The key to reducing the number of sored horses in the ring is rigorous inspections plus tough penalties. Because FOSH, NWHA and IWHA actually perform rigorous inspections, exhibitors and trainers do not bring sore horses to their shows, and in fact, they avoid these show rings like the plague. The result? Low violation rates. Further, all three organizations immediately adopted USDA mandated penalties in 2010 and in some cases, even tougher penalties were implemented. Maybe rigorous inspections and USDA mandated penalties really do keep sore horses out of the ring unlike the supposed “aggressive” inspections and “serious” punishments adopted by SHOW?

Mr. Eichler’s final claim that this industry is economically important to Tennessee may be true but is also embarrassing. As light has been shed upon the very high incidence of soring that is still occurring in some show rings, I would guess that many residents would prefer their communities not be “recognized” for enjoying this positive economic impact. After all, who wants the humiliation that comes with being home to the cruelest horse shows on earth? 

Until SHOW actually undertakes rigorous inspections and imposes USDA minimum, mandated penalties upon all responsible parties, horse lovers should not expect much change in SHOW’s very high violation rates. FOSH, IWHA and NWHA have demonstrated what is needed to eradicate soring from the show ring. Their practices should be simple for SHOW to adopt if they are actually committed to keeping sore horses out of the ring, however, at this time it appears SHOW prefers to maintain the status quo with a 9% turndown rate and 97% of sampled entrants testing positive for illegal foreign substances at its most prestigious show.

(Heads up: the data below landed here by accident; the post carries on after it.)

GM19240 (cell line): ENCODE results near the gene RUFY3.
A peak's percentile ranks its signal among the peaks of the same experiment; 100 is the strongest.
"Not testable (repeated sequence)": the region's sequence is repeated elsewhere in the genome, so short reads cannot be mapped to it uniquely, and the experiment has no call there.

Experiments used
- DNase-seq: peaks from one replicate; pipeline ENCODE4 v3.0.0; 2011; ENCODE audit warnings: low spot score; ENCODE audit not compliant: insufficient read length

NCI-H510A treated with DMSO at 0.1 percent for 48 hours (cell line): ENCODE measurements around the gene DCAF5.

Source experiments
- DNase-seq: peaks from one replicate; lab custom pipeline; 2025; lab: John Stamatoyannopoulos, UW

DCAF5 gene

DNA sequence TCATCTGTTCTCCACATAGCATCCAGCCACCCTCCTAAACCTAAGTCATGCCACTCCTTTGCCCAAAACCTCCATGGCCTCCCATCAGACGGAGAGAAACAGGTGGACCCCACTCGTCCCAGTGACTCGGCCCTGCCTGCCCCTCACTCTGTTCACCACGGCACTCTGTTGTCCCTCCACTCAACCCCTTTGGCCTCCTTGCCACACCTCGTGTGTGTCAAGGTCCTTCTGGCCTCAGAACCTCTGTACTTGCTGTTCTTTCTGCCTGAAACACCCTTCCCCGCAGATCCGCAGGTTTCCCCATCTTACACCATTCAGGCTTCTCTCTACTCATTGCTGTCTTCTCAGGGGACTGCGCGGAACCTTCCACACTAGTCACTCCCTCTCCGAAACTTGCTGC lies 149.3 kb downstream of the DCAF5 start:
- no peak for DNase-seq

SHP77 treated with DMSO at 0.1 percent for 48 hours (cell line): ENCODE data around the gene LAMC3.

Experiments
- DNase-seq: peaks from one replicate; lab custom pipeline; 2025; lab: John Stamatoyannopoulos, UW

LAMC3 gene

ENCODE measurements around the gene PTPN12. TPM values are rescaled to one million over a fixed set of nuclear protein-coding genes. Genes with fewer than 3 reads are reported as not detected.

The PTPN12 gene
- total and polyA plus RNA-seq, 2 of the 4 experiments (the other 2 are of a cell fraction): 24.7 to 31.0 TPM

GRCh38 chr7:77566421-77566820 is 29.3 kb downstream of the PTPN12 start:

Teresa Bippen

Director, Friends of Sound Horses (FOSH)

* * * 

In Teresa Bippen's piece of Oct. 27, Ms. Bippen refutes statistics presented by Mr. Frank Eichler in his column of Oct. 11.  Ms. Bippen eloquently illustrates the well-known adage, "There are three kinds of lies:  lies, darn lies and statistics."  Statistics are thrown about by some in the belief they will convince others that the Big Lick community is actually serious about eradicating the heinous practice of soring and that they are successful in policing themselves toward this end.   The rebuttal presented by Ms. Bippen suggests otherwise.   

Mr. Eichler, in his column of Oct. 11, also claims credit for the industry (referring, I believe, to the walking show horse industry) bringing the Jackie McConnell case to the attention of the USDA.  I have yet to see any facts to support that statement.  Everything I have seen points to the Jackie McConnell case, and the horrific video that prompted it, being brought to the authorities by the Humane Society of the United States.  Thank goodness for that organization which uncovered, at least, this one heinous monster.  I have yet to receive from Mr. Eichler, an explanation to my request for clarification on this matter.  

Thank you, Ms. Bippen, for your summary of a view from the other side of this coin. 

Bernice Reed

Cranbrook, British Columbia, Canada